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House pushes for sweeping audit of the Fed

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Bipartisan effort aims to get peek into secretive U.S. central bank

WASHINGTON - House lawmakers want to pry open the books of the famously secretive Federal Reserve with legislation that would subject the U.S. central bank to a sweeping congressional audit.The effort is overwhelmingly bipartisan. Hardline conservatives and liberal Democrats have banded together in their criticism of the Federal Reserve as a major power broker in the financial system that does not answer to Congress.

Friday's debate comes as lawmakers consider a proposal by President Barack Obama that would give the Fed new powers to prevent another economic crisis.

"Nobody in my district thinks that the Fed has done such a wonderful job of running the economy that we should continue to cloak them with secrecy for the purpose of protecting them from second-guessing criticism," said Rep. Brad Sherman, D-Calif.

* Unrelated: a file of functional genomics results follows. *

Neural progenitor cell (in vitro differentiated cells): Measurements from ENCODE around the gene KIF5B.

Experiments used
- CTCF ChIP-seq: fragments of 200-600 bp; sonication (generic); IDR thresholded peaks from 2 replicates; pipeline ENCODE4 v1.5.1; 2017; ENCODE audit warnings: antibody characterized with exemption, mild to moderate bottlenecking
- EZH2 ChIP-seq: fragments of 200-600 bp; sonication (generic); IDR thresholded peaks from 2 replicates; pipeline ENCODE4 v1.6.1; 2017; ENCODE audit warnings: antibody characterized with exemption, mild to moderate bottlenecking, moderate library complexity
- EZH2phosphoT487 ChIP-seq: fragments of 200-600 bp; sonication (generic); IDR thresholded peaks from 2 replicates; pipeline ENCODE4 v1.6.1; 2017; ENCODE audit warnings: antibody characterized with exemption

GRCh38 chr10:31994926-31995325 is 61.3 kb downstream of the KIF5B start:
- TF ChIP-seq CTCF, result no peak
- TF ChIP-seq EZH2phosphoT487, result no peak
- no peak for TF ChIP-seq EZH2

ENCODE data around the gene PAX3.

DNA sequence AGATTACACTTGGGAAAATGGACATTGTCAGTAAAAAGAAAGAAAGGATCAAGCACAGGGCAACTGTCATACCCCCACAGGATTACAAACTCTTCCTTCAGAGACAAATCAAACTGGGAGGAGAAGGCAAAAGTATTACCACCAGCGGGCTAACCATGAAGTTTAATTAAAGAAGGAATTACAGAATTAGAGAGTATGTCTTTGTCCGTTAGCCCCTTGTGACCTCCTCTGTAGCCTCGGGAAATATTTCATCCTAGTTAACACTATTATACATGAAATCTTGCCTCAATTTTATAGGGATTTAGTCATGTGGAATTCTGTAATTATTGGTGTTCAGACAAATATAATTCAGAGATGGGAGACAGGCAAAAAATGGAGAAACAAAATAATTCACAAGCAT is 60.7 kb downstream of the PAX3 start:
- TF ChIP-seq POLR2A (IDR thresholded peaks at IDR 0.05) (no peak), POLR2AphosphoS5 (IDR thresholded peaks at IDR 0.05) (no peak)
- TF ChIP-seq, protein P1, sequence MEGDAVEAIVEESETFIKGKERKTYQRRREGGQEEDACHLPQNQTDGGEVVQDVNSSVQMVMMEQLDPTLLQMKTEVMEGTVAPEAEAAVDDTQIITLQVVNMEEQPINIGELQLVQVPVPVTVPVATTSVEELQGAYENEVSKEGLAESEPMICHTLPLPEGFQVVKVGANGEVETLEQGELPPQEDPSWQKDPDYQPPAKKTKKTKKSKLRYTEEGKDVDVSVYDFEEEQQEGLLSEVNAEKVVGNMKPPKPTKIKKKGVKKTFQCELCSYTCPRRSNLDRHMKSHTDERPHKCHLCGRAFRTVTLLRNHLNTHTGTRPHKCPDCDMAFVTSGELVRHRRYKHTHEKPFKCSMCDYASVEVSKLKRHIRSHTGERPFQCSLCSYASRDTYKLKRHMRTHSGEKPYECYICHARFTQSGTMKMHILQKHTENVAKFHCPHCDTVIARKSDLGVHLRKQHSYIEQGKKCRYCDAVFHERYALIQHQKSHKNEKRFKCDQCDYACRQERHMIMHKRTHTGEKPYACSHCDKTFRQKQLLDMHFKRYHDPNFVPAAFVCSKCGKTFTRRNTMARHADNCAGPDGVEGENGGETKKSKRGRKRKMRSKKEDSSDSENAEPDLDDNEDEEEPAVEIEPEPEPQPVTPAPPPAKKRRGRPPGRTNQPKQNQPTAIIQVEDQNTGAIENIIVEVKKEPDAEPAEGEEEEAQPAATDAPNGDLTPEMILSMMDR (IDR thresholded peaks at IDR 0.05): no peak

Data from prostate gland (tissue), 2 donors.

The Fed is pushing back, warning that its ability to stabilize prices and monitor interest rates would be compromised if it knew politicians were looking over its shoulder.

The House proposal would "cause the markets and the to public to lose confidence in the independence and the judgments of the Federal Reserve," Scott Alvarez, the board's top lawyer, told the House Financial Services Committee in testimony.

The legislation is championed by Rep. Ron Paul, a Republican whose extreme libertarian bent usually does not generate consensus in Congress. But as of Friday, Paul's legislation had attracted 295 co-sponsors with a range of political philosophies, including liberal Rep. Neil Abercrombie, D-Hawaii, and Rep. Jeb Hensarling, R-Texas, an outspoken conservative.

The bill would direct the Government Accountability Office, the congressional watchdog agency, to complete by the end of 2010 an audit of the Fed's Board of Governors and its banks. Current law shields the Fed from scrutiny of its work on monetary policy and its dealings with foreign banks.

295 co-sponsors :sparkle:



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